Gyllyngvase beach

Beach facilities

View map of beach Parking available Toilets available South West Coast Path Dog friendly RNLI lifeguard cover May 18 - September 29 Beach cleaned regularly Blue Flag

Season: spring

Bright sunshine and high pressure greeted me for this spring re-visit to Falmouth’s Gyllyngvase beach.  Morning beach visitors were enjoying a reminder of the sea air before work, sharing the beach with dog walkers and swimmers.  The Gylly Beach Cafe was already open for breakfast and the town was coming alive for another day.  The welcome sunshine lit the rising tide, a respite after recent winter storms.

Spring visit photo gallery

 

The beach as a link to the sea and fishing for John, plus its place in the community.  You can learn more about the Shark Trust here.

Gylly beach cafe

 

Bright sunshine and a rising tide at Gyllyngvase beach.

Hotel Anacapri Limited

Season: autumn

It’s always a pleasure to visit this high octane Falmouth beach, particularly on a bright weekend morning, when it’s a hive of activity.  As a town beach, it holds a natural attraction for townspeople, with volleyball nets, a popular cafe and a safe swimming environment.  The tide was low during this re-visit and there was plenty of space for everyone, in and out of the water.  There are pleasant gardens by the beach too, with fine views to enjoy over Falmouth Bay, looking round from Pendennis Castle to the Helford Estuary.

Autumn visit photo gallery

 

Mary explains what it’s like to swim at Gyllyngvase (see Peter also, lower down on this page).

No 5 at Port Pendennis

 

A view of the beach from the rocks at low tide.

Season: spring

A mountainous sea thundered against Gyllyngvase beach for this early spring re-visit.  Icy winds and a morning chill set the tone.  An ebb tide clawed at the sand, leaving thirty feet of trace on the sand before returning to the beach.  Above the sea, an apocalytic sky, with clouds full of snow, threatened to add its contents to the elemental mix.

Spring visit photo gallery

 

The attraction of the sea for Matt.

 

A wild morning on Gyllyngvase beach.

Season: summer

A bright morning, on a low tide, set the large ships in Falmouth Bay in relief, against an azure, flat sea.  Early morning swimmers reminded me of paintings from the Alex Katz exhibition, showing at Tate St Ives this summer.  I had filmed in the atrium there in the spring; here it is.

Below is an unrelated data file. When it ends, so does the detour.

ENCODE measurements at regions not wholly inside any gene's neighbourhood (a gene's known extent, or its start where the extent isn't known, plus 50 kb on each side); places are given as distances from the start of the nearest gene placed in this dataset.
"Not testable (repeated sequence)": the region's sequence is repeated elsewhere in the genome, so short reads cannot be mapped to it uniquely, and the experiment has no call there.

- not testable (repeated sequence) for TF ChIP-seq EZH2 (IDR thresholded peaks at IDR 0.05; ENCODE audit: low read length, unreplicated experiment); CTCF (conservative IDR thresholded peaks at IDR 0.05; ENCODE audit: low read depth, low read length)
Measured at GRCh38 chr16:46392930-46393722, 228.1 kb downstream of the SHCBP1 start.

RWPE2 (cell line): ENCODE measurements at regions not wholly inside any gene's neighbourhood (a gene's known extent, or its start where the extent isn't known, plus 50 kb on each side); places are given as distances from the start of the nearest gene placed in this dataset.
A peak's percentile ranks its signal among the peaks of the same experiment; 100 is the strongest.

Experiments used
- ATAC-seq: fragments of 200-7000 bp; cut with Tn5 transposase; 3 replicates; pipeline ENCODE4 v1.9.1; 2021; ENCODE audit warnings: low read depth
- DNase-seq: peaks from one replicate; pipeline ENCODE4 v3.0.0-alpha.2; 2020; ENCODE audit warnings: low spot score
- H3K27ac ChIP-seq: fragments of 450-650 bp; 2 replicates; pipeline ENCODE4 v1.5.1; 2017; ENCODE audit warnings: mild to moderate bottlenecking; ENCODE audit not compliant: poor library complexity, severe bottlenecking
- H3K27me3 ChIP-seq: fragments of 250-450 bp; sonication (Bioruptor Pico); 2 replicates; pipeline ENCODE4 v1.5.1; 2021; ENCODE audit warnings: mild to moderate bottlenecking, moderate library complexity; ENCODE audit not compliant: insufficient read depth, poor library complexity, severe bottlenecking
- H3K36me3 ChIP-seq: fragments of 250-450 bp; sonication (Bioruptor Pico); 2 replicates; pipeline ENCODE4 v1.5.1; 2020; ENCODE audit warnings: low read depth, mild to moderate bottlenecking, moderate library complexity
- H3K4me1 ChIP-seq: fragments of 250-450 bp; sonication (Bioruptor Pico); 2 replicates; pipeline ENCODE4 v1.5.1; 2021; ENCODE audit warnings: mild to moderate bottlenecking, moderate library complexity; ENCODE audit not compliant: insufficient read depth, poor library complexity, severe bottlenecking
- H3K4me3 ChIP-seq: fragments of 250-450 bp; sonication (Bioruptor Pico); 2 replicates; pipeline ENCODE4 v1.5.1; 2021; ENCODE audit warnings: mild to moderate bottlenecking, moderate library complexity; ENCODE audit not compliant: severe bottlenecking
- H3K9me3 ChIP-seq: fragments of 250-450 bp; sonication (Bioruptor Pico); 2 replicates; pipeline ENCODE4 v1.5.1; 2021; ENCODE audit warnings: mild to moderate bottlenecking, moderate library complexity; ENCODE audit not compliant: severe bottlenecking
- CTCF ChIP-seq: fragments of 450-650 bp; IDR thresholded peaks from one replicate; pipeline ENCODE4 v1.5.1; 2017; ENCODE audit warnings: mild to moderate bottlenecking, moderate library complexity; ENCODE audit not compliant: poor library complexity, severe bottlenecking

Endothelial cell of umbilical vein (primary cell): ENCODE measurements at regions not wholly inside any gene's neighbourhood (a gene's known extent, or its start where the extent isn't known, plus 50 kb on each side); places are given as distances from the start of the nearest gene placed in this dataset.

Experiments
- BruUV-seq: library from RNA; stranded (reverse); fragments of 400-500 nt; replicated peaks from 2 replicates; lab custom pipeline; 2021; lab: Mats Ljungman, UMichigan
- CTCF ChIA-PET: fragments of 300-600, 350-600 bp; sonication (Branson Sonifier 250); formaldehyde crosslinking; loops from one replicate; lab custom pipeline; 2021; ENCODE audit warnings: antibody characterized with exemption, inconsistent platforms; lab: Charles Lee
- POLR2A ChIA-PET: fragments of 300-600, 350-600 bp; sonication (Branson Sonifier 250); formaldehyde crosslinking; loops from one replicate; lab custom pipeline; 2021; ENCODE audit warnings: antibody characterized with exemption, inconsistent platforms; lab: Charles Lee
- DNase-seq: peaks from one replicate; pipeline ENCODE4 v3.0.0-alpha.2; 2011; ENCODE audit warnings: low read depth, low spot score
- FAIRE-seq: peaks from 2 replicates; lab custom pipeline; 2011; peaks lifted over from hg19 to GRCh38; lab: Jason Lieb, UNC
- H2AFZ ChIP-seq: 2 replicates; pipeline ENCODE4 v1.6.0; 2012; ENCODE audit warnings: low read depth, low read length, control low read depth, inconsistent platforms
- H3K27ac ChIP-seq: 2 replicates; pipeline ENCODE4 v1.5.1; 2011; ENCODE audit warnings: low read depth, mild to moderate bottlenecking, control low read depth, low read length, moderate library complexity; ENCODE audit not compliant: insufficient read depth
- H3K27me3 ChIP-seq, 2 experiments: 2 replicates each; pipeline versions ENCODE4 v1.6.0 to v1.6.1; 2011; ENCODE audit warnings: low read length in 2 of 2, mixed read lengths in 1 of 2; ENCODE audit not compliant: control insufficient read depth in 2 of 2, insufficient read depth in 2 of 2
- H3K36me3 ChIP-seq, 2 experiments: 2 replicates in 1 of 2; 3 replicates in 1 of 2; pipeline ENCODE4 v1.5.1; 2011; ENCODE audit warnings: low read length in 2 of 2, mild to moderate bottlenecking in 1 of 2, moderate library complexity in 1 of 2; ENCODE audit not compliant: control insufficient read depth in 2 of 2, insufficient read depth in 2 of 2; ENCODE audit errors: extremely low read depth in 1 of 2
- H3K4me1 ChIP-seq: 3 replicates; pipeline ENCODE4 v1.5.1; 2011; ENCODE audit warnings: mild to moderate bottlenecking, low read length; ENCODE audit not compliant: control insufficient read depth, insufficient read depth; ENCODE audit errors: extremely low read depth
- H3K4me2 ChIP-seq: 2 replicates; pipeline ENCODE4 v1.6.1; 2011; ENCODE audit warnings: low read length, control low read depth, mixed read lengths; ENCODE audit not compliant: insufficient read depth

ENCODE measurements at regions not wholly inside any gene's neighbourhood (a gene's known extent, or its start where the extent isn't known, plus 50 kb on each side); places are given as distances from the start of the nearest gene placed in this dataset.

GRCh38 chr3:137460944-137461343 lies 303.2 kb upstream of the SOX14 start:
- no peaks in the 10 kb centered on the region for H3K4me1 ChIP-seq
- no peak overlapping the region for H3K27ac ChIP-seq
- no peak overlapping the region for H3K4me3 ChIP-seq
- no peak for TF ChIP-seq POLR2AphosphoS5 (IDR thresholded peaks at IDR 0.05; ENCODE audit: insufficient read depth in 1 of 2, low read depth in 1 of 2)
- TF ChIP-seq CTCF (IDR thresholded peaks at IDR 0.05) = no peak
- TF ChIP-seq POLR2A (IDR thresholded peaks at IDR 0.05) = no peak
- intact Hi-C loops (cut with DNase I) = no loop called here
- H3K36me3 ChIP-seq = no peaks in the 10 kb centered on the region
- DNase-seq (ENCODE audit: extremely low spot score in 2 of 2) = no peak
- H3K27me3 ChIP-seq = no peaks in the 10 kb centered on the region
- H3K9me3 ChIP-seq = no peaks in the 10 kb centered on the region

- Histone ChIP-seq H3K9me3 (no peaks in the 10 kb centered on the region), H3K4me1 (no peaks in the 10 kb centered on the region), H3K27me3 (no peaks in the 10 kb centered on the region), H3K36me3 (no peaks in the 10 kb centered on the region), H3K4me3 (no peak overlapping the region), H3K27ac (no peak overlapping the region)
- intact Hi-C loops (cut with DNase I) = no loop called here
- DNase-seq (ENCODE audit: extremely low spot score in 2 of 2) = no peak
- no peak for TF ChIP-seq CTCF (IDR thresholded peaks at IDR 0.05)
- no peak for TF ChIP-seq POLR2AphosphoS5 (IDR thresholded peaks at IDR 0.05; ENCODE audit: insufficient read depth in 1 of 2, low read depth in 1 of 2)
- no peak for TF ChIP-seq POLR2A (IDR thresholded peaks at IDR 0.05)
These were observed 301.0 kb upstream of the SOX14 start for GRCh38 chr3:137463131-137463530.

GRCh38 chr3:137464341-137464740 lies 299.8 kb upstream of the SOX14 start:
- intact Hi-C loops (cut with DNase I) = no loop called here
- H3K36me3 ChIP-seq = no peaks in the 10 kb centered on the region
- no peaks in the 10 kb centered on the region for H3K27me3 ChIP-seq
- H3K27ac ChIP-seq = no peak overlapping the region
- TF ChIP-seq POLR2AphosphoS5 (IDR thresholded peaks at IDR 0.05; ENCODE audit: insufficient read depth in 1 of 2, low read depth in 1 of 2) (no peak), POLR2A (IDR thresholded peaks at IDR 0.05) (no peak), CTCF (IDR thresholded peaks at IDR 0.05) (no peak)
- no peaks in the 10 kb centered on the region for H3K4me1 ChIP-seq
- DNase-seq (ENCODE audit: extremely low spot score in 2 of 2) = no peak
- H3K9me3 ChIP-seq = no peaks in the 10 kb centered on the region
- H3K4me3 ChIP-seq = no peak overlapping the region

Summer visit photo gallery

 

Sisters Victoria and Vanessa, enjoying nature’s bounty at Gyllyngvase beach.

 

The beach in the morning.

Season: spring

Bright sunshine greeted me on this re-visit to Gyllyngvase beach in Falmouth.  The spring morning had attracted swimmers and walkers alike.  The beach had its seasonal fixtures in place for the summer – volleyball pitch, sandpit, trestle tables and lifeguard viewing platform.  As the tide fell away on the steep beach, the clean breakers crashed onto the sand, a raw energy to start the day.

Spring visit photo

 

John explains the release the beach gives him.

 

At the waterline in the morning, looking out across Falmouth Bay to start the day.

Season: winter

It was a mild January dawn return to Gyllyngvase beach in Falmouth, the sea and sky grey blue against the sand.  Being a town beach, there were plenty of people about.  The atmosphere was one of routine and regularity, fitting the beach visit into hectic schedules.  Both interviews show the deep affection held by people for being at the beach.  Falmouth is such a buzzing town at present.  I highly recommend a visit.

 

Peter’s relationship with the water at the beach, from an aesthetic perspective.

 

Victoria, at Gyllyngvase beach early in the morning.

 

A mild, grey blue vista, on Gyllyngvase beach at dawn.

Season: autumn

Another famous Cornish beach, the main Falmouth leisure beach which looks out to the South over Falmouth Bay and the tankers waiting for orders or bunkers.  This beach is popular all year round. Autumn is usually very mild in Cornwall and the weather was outstanding during this visit. The beach was at its best.

 

On the waterline at Gyllyngvase beach.

 

Watching the swimmers at Gyllyngvase beach.

 

A spectacular, giddy panorama.

One thought on “Gyllyngvase beach

  1. Rebecca

    Having not grown up by the beach the sea has always signified the beginning of a holiday for me. When going on our family trips we always screamed out and had a competition of who could see the sea first, probably a clever technique to keep your children quite when they’re getting a bit repetitive saying ‘are we there yet?’  Now I live on the coast I try to remember how lucky I am to have all the Cornish beaches to explore, though I often think I don’t make the most of it.

    Reply

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